By comparing his viewings of different versions of the film with the recently unearthed original intertitles and a pre-shooting script that belonged to Lang's composer Gottfried Huppertz, Elsaesser has put together an account of Metropolis that should become a useful resource for all students of the film. In offering his "Telling and Retelling of Metropolis" as an appendix to this volume, the author has created a companion piece that helps us better recognize the connections between various characters and plot developments, imagine the full development of particular themes( especially the sexual impact of the robotic Maria), and gauge how this film fits into other pointedly Langian concerns, such as the surveillance and manipulation that are central to such works as M (1931) and The Testament of Dr. Mabuse (1932). While this appendix alone is highly useful, its inclusion in a work that offers a concise and informative picture of the industrial and critical context of Metropolis marks the volume as a valuable addition to the critical literature on Lang and his most famous film. -Jay Telotte, Georgia Institute of Technology (From Science Fiction Studies (no 85, vol 28, part 3, Nov 2001).


In his brief introduction to the British Film Institute's BFI Classics series, editor Rob White states that the series' primary purpose is "to introduce, interpret, and honor" key works in the history of cinema. Writing on Metropolis, Thomas Elsaesser succeeds admirably in achieving these aims, offering a concise yet thoroughly detailed analysis of the film's origins, reception, and subsequent cinematic influence. Elsaesser begins by considering Metropolis' origins, taking special care to debunk a number of long-cherished canards. He addresses, for instance, Lang's oft-quoted assertion that the source of his sci-fi vision lay in a nighttime experience of the New York skyline. (In actuality, Elsaesser points out, Lang and his wife had been working on the Metropolis-idea for nearly a year by the time the director first arrived in New York in 1924.) Having investigated this and other "origin myths," the author then proceeds to discuss concrete particulars of the movie's production, presenting a wealth of information on Lang's "subtly knowing" iconography, the composition of his film crew, and the various special effects techniques developed specifically for his futuristic fable. Particularly interesting in this context is Elsaesser's discussion of differences between German and U.S. film-making practices of the time. For example, Germany's UFA studios did not employ a special effects department as such; instead, they operated more in the spirit of the medieval master builders and hired experts on a project-by-project basis. Often directors brought not only their own assistants, but their own trade secrets to a film.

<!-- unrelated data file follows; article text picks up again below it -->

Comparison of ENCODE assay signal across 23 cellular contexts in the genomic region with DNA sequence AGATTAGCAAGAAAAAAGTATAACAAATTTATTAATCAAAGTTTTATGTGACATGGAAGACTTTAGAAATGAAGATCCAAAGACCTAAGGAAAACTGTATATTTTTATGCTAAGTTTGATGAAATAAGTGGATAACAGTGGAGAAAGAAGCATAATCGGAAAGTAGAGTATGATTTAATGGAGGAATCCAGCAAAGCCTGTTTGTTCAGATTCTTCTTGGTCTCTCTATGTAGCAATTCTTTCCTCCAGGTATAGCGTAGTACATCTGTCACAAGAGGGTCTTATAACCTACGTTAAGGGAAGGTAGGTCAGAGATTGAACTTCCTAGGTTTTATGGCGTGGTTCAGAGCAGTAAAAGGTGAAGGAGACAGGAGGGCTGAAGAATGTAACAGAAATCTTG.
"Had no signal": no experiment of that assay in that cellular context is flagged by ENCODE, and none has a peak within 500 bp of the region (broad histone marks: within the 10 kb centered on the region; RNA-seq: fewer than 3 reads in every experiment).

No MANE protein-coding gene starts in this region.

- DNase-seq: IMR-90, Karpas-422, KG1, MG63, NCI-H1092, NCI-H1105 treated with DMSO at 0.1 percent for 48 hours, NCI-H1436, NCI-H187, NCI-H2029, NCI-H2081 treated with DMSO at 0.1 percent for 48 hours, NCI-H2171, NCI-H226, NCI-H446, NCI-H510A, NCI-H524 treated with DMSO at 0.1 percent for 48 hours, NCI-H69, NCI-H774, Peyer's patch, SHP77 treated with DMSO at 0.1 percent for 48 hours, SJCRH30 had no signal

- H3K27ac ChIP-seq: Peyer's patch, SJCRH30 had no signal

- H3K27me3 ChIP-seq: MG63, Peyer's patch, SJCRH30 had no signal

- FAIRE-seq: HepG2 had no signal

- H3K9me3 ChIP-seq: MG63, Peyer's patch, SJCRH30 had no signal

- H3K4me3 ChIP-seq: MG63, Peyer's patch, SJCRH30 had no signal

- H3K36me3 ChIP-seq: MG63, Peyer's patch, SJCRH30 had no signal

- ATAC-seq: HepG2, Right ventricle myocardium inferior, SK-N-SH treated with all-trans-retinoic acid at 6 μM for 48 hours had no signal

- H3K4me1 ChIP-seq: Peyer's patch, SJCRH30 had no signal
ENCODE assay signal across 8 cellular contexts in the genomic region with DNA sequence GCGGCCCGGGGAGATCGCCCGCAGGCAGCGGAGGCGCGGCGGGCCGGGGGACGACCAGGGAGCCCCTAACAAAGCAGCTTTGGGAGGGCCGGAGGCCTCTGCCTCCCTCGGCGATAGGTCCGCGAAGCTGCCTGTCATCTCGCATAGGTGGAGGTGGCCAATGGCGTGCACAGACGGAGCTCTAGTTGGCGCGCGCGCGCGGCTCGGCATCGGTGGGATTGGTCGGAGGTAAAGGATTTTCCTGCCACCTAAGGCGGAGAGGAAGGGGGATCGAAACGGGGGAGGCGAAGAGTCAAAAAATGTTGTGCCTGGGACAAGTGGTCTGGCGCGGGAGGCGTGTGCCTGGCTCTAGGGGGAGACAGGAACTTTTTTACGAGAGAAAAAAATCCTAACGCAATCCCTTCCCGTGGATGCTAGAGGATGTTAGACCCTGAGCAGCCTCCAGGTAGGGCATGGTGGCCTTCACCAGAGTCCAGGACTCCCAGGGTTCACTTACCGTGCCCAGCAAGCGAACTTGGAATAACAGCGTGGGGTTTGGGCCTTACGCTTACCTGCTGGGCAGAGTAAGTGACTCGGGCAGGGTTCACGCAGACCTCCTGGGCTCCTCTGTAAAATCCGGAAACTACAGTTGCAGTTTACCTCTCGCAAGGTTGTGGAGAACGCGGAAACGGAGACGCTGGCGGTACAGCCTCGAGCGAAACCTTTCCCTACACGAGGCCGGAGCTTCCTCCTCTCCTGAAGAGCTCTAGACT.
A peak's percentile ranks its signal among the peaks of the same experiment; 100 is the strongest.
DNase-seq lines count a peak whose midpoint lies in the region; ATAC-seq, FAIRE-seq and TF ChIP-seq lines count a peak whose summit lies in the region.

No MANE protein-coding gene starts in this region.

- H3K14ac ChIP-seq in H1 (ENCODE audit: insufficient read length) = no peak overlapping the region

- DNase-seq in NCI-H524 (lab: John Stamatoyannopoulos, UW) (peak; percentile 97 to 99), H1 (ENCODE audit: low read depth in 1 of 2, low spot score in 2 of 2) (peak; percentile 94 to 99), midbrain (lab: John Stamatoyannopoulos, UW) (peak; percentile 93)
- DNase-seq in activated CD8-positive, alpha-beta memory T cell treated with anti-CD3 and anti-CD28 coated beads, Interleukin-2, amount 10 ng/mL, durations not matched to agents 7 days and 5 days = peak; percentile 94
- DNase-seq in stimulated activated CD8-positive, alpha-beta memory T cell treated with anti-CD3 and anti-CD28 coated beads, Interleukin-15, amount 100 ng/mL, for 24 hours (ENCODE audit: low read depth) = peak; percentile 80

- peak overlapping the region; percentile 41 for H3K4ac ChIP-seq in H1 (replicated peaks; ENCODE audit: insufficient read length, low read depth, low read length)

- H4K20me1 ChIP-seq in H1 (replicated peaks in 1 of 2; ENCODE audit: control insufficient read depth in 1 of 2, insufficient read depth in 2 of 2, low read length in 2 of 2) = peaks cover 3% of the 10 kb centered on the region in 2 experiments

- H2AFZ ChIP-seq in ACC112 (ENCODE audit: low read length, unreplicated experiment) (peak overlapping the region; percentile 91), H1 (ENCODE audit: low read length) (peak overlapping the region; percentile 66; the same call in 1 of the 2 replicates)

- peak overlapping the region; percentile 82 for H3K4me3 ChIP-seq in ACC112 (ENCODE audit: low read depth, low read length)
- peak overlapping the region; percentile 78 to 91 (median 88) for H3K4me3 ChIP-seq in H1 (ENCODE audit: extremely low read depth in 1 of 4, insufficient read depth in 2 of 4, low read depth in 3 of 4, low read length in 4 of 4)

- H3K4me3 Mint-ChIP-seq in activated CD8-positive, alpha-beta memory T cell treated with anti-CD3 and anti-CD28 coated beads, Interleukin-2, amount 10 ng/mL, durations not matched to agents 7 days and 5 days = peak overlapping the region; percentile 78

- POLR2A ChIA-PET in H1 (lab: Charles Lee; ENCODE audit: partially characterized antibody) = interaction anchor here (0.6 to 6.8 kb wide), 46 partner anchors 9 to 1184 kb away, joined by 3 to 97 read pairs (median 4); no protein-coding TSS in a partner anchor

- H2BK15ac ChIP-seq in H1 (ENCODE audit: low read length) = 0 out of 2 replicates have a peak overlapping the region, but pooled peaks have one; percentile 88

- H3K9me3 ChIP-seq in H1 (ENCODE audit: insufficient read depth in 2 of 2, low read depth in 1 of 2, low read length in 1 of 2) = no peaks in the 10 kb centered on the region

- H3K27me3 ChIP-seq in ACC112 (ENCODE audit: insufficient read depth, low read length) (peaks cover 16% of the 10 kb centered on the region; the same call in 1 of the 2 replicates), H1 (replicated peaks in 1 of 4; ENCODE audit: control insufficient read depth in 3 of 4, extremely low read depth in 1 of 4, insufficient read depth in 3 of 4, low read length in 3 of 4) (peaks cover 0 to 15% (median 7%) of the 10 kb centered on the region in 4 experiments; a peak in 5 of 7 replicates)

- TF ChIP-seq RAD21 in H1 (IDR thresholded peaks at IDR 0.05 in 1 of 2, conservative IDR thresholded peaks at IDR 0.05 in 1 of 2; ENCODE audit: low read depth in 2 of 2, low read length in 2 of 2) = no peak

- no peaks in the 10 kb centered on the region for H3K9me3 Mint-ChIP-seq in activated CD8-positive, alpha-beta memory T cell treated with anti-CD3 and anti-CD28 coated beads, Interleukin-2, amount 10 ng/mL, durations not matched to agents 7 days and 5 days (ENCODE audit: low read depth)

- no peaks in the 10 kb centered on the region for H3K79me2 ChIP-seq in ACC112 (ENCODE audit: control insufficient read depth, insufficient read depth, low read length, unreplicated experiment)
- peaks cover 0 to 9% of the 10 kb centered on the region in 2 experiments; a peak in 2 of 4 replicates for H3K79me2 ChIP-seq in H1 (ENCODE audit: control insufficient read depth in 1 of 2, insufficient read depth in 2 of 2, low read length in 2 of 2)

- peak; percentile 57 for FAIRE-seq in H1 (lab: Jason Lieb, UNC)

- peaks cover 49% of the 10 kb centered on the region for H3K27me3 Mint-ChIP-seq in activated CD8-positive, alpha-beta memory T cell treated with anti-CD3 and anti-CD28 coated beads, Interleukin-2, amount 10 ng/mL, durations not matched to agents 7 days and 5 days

After commenting on these and related issues, Elsaesser traces the long and troubled history of the film's reception. Here he reflects at some length on the role played by prescreening publicity (for Elsaesser, Metropolis was the prototype of the "designer blockbuster"), audiences' and critics' aesthetic expectations, and the film's numerous re-releases and "corrections" for mass consumption. In an important sense, he argues, there is no "original" version of the film, and a growing acceptance of this fact has led to Metropolis' rebirth as a kind of postmodern "found object" (as well as a more positive reevaluation of Thea von Harbou's scriptwriting techniques). Indeed, Elsaesser shows that since Giorgio Moroder's pop-music Metropolis-pastiche of 1984, the one-time popular/ critical flop has actually achieved "cult classic" status. In much the same way, Metropolis has managed to weather the numerous, often diametrically opposed critiques to which it has given rise. Elsaesser concludes by considering these critiques, pausing to focus especially on now classic readings, as those by Kracauer, Sadoul, Williams, Tulloch, and Huyssen, among others. In so doing, he underscores his evaluation of Lang's film as a "classic," a work which "provokes ever new interpretation."

However, a "classic" work of criticism must do more than merely enumerate the interpretations to which a text has given rise; it must also offer a compelling reading of its own. On this score, it seems to me, Elsaesser's text falls somewhat short. Notwithstanding its anticlimactic conclusion, Elsaesser's book nevertheless is a thoroughly readable treatise on Lang's problematic masterpiece. As such, it should prove useful to neophyte and expert alike. (Kelly Meyer, German Studies Review 25/2 (2002). 381-2